Consider the following three evaluations involving Flatten:

Flatten[f[f[f[x, y], 1, 2], f[x, y]], Infinity, f]

f[x, y, 1, 2, x, y] (* as expected *)

Flatten[List[f[f[x, y], 1, 2], f[x, y]], Infinity, f]

{x, y, 1, 2, x, y} (* as expected *)

Flatten[List[List[f[x, y], 1, 2], f[x, y]], Infinity, f]

{{f[x, y], 1, 2}, x, y} (* expected {{x, y, 1, 2}, x, y} *)

I would like to know why my expectation was wrong.


Flatten does not flatten the heads you indicate using the third optional argument, inside other heads. This is true for both the head List and other heads. In particular, the following does not come as a surprise:


(*   {f[{{1,2}}],f[{{3,4}}]}  *)

Flattening starts at level 1, not level 0, which is why you got your first and second example working. In the last example, the List head "stops" Flatten from flattening f inside lists, but the second part, being on level 1, is flattened all right.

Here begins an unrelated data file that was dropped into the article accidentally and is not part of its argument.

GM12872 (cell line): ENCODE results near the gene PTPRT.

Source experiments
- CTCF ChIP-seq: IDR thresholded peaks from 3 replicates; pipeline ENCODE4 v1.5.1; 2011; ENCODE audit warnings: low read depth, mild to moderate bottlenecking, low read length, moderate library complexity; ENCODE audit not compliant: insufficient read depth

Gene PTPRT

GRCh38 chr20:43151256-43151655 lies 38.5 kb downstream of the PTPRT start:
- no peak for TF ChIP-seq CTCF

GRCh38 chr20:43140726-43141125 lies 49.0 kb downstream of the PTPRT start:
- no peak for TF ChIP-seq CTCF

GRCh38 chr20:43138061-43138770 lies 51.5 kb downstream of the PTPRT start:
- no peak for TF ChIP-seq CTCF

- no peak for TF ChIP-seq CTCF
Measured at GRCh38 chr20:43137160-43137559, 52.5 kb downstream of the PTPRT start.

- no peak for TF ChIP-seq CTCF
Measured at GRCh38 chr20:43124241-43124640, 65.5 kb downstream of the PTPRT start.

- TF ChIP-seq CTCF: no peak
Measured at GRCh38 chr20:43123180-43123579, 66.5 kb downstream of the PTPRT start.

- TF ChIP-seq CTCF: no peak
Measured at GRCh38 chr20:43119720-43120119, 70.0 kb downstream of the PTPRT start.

This design is surely intentional. If you need to flatten inside other heads, this can be easily achieved by using replacement rules. I recommend reading this thread, which contains answers describing this issue and possible solutions in more detail.

| improve this answer | |
  • 4
    $\begingroup$ Your answer makes sense. The Mathematica documentation on Flatten is very sparse. I could not anticipate this behavior from the documentation. $\endgroup$ – m_goldberg Dec 19 '12 at 1:04
  • $\begingroup$ @m_goldberg Was glad to help, and thanks for the accept. $\endgroup$ – Leonid Shifrin Dec 19 '12 at 2:06

Your Answer

By clicking “Post Your Answer”, you agree to our terms of service, privacy policy and cookie policy

Not the answer you're looking for? Browse other questions tagged or ask your own question.